79% of people currently in non-traditional and part-time work say there are gaps in their benefits.

Non-traditional workers and benefits

Some might think that non-traditional workers don’t want benefits because of complicated tax arrangements or because they have their own insurance coverage and pension plans. But our research shows that isn’t the case.

Nearly half (47%) of those surveyed said they would be more likely to consider non-traditional work if benefits were provided. 35% say it would make no difference and just 19% say they would be less likely to consider non-traditional work as a result.4

47% said they would be more likely to consider non-traditional work if benefits were provided.

Of course, if doesn’t necessarily have to be employers providing benefits – governments around the world already play a role in this and could extend protection to these workers. However, data from the International Labor Organisation shows that when governments do provide social protection for non-traditional workers, it is at a lower level than traditional employees receive, and it lags behind that of employees in most countries.7

So, who should finance benefits for these workers? Our research shows people believe it is the responsibility of the employer. 43% of our survey respondents (which contained a mix of full-time employees and non-traditional workers) believe employers should be responsible for paying for benefits, compared with 24% who believe it’s the role of governments and just 14% who believe it is down to the employee.4

Employees at multinationals agree – 44% said they believe it’s the employer’s role to fund benefits for non-traditional workers. Views were relatively uniform across the countries, except in Indonesia. 25% of respondents there think benefits should be provided by employers compared with 36% who believe it should be the government’s responsibility.4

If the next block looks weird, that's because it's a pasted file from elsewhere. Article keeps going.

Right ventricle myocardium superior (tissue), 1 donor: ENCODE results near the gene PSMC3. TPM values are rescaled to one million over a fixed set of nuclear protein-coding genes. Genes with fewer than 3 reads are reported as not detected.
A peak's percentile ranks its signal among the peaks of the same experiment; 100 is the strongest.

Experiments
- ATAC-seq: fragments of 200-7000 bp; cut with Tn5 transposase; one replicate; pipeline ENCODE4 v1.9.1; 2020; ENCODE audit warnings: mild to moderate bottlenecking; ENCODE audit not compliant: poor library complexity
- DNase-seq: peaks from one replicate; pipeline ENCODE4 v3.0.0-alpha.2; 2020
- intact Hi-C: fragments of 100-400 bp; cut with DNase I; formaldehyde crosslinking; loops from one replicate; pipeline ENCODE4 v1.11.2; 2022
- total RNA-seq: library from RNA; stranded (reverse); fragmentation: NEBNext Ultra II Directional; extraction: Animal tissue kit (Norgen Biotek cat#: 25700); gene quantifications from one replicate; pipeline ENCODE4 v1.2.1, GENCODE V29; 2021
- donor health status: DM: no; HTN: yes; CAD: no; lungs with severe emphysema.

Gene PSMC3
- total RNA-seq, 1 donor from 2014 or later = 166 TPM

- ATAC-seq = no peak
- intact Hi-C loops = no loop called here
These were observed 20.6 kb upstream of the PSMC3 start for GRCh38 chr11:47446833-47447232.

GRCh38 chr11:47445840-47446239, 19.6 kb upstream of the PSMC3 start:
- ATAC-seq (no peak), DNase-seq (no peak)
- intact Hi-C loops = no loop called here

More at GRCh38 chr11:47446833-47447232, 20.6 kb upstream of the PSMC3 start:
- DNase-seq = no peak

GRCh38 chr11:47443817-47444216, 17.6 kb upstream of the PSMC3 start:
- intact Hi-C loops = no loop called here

Which benefits should employers focus on?

Of course, if you are going to start offering benefits, you want to make sure you’re offering the ones that are most valued by these workers. Our research found some common themes in all eight markets – there’s strong demand from workers for private medical insurance and pensions.

Globally, 40% chose pensions as the benefit they value the most, closely followed by private medical insurance which was chosen by 36%. However, it seems there is real demand for comprehensive benefits packages – similar to those permanent employees receive – as respondents voted for an array of other benefits as their preferred choices. 29% voted for life insurance, 28% for financial wellness, while disability, accident insurance and health and wellness programmes were all mentioned by 22% of respondents.4

It seems there is real demand for comprehensive benefits packages – similar to those permanent employees receive …

Our data, once again, shows that one size does not fit all in the world of employee benefits. Respondents’ views differed depending on age, seniority and, of course, location. For example, in the UK, respondents overwhelmingly said they value pensions over other benefits – probably due to the availability of the National Health Service (NHS) – whereas in countries without a state health service, such as the USA, private medical insurance is more popular.


COVID-19 and non-traditional work

During lockdowns non-traditional workers were often badly hit as they did not have access to sick pay and were not eligible for schemes such as furlough payments in the UK which guaranteed 80% of their average pay to employees. Research by The Pew Charitable Trusts found that more than 40% of non-traditional workers had hours cut or lost jobs because of COVID-19 in the US and around 10% withdrew money from their defined contribution workplace pension funds or Individual Retirement Accounts (IRAs) in order to top up their finances.8